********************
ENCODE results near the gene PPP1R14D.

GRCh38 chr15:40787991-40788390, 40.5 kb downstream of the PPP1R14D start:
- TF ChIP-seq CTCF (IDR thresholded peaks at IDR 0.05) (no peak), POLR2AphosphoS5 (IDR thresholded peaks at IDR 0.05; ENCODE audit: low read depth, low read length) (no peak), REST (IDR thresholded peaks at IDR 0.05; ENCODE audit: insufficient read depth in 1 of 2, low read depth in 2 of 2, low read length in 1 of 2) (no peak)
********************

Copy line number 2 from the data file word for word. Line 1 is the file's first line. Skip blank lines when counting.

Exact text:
GRCh38 chr15:40787991-40788390, 40.5 kb downstream of the PPP1R14D start: